Britain hosts climate and environment ministers from 51 countries on Sunday (25 July) for “critical” climate talks ahead of November’s COP26 summit in Glasgow.
British minister Alok Sharma, President of COP26, will lead the two-day meeting, which London said will address “key issues that require resolution” at the summit.
Today ministers discussed how to keep 1.5C within reach
Urgency & willingness to act is growing but long way to go:
⏰ Short & long-term plans toward 1.5C & just transition
📉Ending coal power, coal financing & fossil fuel subsidies
— Alok Sharma (@AlokSharma_RDG) July 25, 2021
Sharma “hopes to build common ground and sketch the outline of the Glasgow outcome,” according to a statement released by the British government.
Environment and climate ministers from the US, India and China will be among those taking part in the closed-door meeting, which will include both virtual and in-person attendance.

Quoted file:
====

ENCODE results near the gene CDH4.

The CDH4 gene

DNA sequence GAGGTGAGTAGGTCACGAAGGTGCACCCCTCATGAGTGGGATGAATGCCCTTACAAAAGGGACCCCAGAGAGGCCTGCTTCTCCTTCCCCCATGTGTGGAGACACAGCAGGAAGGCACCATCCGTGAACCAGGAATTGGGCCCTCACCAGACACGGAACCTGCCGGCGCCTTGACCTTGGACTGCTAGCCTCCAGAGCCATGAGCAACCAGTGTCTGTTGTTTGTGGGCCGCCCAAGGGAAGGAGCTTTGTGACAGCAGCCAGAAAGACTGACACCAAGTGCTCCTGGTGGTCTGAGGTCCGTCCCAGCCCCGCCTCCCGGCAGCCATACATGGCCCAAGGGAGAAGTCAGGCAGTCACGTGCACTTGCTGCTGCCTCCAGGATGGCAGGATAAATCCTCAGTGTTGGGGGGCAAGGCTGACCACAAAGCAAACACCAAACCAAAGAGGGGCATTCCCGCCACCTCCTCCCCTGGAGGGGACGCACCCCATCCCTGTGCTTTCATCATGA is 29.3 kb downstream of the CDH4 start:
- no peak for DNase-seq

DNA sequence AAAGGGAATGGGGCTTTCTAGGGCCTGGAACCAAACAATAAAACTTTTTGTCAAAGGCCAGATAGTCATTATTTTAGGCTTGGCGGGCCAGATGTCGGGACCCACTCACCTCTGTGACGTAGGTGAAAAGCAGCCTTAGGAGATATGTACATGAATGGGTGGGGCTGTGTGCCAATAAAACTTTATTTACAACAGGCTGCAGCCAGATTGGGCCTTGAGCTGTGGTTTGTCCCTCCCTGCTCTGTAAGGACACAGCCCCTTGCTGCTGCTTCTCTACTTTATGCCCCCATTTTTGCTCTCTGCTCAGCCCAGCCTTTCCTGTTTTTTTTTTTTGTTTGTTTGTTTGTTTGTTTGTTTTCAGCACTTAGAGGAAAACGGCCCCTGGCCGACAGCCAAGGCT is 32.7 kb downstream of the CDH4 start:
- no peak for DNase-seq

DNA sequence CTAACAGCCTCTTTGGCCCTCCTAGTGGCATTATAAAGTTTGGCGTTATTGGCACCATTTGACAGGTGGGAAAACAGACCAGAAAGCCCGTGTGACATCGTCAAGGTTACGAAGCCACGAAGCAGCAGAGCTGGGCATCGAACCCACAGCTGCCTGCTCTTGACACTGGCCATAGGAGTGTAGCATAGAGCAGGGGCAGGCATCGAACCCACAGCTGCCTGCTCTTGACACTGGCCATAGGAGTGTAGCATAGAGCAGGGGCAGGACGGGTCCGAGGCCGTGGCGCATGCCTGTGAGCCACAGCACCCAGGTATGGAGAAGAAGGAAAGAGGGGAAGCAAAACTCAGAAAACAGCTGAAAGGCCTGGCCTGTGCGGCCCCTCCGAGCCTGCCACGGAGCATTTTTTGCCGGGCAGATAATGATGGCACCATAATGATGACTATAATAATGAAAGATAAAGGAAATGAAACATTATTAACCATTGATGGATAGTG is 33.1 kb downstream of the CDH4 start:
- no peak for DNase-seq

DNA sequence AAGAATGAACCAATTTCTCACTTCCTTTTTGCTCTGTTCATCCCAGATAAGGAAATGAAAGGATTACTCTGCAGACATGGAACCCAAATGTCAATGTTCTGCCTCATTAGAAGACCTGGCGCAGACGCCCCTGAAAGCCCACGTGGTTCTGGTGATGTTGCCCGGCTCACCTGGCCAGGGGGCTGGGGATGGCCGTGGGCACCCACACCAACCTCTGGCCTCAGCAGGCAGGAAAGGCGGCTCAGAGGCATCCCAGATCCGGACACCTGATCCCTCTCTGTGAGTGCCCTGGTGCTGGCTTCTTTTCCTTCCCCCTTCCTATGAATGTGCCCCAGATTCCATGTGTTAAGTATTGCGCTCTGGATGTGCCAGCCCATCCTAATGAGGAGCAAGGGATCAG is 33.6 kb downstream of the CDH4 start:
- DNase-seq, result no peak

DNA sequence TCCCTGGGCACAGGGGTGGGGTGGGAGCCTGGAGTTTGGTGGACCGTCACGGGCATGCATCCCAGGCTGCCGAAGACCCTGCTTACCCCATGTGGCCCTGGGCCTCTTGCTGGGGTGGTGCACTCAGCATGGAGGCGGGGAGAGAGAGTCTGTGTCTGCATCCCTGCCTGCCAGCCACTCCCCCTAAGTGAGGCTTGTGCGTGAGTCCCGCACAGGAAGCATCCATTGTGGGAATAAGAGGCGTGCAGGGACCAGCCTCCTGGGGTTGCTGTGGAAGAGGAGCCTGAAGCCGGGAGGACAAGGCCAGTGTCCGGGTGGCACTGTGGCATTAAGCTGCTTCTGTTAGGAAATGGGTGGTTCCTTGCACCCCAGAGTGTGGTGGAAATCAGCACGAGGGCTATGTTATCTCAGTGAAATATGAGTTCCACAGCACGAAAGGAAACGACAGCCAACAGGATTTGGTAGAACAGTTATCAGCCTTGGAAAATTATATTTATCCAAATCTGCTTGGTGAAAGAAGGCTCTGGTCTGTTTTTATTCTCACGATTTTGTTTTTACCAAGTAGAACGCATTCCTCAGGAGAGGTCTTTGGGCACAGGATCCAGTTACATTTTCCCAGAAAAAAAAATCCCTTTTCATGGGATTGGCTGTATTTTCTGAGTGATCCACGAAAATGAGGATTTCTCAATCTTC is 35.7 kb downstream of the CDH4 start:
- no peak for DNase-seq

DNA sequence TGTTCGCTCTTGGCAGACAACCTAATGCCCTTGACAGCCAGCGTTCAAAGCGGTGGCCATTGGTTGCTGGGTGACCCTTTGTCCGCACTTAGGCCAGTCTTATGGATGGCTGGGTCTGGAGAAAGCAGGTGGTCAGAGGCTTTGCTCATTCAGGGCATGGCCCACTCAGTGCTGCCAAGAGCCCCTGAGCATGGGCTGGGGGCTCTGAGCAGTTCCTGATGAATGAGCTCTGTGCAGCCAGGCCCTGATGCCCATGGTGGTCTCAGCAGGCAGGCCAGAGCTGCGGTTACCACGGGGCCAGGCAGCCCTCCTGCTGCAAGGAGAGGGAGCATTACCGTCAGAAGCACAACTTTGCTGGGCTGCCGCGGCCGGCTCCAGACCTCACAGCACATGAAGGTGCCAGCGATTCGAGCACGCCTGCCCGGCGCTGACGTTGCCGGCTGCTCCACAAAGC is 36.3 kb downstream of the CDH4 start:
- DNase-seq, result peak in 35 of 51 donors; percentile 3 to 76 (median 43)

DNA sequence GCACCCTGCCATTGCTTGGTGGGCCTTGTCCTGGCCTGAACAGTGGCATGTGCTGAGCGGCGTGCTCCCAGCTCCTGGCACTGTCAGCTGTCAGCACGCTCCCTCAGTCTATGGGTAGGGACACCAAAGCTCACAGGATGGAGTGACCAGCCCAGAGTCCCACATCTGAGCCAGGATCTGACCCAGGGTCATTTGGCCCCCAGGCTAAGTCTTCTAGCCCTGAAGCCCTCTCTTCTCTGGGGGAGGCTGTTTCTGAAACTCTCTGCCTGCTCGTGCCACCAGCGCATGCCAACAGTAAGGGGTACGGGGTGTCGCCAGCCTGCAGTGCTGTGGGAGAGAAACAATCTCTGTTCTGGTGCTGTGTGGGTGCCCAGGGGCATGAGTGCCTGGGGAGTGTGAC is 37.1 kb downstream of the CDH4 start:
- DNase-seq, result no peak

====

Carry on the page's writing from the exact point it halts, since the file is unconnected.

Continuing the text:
It is the first face-to-face ministerial meeting of its kind in more than 18 months.
“We are facing perilous times for our planet and the only way we will safeguard its future is if countries are on the same path,” said Sharma.
“The world will be watching to see whether we come together in Glasgow and do what is necessary to turn things around in this decisive decade,” he added.
“It is essential that together we roll up our sleeves, find common ground and collectively draw out how we will build a greener, brighter future for our children and future generations.”
The event will cover the goal of keeping to the 1.5C temperature rise limit, exploring topics such as climate finance, efforts to adapt to climate change, and finalising the “rulebook” for implementation of the Paris Agreement.
Negotiators from 196 countries and the European Union, along with businesses, experts and world leaders are expected to attend.
US climate envoy John Kerry said this week that the summit marked a “pivotal moment for the world to come together to meet and master the climate challenge.
“Glasgow is the place, 2021 is the time and we can, in a little more than 100 days, save the next 100 years.
“Above all we need to provide action, and we need to do it now, because time is running out,” he added.